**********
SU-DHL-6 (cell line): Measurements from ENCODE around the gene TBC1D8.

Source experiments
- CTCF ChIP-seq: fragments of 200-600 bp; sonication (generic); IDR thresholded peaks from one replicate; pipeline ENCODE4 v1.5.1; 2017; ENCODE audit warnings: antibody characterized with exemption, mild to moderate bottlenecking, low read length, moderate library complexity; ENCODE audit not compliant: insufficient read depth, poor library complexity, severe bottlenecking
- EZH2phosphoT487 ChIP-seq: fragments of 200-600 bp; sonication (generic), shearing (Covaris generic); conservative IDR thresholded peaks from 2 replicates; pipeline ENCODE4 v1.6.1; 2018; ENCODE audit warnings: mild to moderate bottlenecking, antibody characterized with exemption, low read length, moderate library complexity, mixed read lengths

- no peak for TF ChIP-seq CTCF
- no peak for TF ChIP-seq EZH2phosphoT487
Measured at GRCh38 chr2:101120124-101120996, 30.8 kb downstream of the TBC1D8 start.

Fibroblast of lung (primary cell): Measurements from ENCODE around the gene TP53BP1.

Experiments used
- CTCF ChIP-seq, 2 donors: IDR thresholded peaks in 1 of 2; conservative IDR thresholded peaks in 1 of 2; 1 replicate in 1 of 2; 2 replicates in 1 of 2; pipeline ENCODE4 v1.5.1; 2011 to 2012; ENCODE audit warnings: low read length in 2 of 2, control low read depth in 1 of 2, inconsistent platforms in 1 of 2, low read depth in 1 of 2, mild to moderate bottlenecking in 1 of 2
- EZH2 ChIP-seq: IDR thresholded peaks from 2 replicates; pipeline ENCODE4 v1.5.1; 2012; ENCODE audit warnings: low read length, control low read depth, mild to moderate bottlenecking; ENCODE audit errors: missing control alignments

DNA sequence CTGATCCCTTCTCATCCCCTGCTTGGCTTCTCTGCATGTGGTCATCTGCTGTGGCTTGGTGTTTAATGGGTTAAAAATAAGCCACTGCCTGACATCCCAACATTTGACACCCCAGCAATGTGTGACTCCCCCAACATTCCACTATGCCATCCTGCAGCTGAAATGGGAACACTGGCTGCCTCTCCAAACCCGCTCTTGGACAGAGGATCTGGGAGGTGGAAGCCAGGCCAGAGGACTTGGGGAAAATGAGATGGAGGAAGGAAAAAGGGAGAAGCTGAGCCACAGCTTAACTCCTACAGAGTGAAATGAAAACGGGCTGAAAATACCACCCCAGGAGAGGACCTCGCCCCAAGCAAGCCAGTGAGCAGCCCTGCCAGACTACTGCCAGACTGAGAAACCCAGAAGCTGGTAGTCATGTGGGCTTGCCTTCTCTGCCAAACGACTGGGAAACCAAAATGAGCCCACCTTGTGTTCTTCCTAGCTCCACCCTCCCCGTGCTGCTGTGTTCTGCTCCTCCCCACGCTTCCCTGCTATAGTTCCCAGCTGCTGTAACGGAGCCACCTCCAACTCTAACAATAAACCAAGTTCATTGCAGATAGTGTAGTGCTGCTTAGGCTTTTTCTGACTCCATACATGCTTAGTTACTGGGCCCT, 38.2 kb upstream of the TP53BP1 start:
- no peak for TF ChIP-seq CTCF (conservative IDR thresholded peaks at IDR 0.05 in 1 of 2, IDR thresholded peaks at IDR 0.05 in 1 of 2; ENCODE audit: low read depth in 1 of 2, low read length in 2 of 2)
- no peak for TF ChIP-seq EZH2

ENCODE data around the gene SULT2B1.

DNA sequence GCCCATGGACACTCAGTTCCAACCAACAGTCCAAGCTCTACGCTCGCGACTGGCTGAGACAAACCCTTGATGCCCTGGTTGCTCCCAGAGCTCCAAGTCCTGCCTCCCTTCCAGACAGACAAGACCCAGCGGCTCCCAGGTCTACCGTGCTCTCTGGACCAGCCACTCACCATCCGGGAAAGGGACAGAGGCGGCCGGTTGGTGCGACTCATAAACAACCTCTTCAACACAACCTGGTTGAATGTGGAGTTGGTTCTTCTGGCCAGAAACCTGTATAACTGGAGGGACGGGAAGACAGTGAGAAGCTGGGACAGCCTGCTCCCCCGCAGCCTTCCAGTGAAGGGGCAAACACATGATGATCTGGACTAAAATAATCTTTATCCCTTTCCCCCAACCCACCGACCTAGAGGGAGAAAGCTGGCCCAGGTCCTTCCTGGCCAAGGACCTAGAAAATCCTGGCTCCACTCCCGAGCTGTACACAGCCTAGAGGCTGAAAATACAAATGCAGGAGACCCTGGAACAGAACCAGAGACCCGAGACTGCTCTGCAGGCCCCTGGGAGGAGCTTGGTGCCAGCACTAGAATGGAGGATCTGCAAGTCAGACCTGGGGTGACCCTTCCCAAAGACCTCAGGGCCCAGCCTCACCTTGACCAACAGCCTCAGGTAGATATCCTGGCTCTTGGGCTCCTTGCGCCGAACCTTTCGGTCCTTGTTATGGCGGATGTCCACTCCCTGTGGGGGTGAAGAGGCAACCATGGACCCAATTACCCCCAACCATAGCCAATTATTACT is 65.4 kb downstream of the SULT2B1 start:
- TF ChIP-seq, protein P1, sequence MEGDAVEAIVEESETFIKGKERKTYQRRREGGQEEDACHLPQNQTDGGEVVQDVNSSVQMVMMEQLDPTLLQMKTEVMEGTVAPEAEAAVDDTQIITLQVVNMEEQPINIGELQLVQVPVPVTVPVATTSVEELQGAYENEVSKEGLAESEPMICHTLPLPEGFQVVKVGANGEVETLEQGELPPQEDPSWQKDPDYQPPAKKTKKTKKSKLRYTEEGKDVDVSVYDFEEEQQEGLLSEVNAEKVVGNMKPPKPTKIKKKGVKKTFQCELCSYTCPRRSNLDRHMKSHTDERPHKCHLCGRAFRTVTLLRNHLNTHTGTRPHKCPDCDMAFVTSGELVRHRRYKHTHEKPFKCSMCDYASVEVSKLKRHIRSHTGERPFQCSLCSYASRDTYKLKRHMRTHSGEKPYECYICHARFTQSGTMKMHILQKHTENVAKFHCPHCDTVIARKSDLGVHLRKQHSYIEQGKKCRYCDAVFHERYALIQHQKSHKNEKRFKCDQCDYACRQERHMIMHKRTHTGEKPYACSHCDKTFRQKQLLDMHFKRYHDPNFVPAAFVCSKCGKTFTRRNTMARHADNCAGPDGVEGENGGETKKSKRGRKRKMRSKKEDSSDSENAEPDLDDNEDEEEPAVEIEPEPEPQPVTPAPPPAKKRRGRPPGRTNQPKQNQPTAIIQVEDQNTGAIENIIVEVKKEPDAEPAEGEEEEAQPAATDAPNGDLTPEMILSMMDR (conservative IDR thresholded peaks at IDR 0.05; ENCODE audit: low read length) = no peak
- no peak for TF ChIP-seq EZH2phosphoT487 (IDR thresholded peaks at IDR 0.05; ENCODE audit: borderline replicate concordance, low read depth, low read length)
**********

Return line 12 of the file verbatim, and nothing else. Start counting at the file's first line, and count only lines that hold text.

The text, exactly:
DNA sequence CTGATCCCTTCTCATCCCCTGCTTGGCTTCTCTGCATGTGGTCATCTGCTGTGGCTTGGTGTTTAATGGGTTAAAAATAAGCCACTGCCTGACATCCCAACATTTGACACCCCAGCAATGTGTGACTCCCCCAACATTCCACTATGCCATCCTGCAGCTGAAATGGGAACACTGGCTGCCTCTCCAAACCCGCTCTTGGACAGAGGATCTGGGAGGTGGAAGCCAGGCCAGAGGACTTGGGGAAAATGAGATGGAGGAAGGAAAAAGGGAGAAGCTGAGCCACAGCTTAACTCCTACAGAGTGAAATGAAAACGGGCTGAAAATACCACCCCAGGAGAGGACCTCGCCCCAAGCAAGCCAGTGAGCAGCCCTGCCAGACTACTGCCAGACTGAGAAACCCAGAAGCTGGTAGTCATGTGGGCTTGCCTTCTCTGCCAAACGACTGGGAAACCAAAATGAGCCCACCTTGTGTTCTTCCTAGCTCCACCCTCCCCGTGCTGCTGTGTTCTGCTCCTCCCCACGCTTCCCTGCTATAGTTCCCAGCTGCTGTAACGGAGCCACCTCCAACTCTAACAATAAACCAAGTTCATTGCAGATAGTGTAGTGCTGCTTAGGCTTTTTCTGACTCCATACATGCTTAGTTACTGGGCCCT, 38.2 kb upstream of the TP53BP1 start: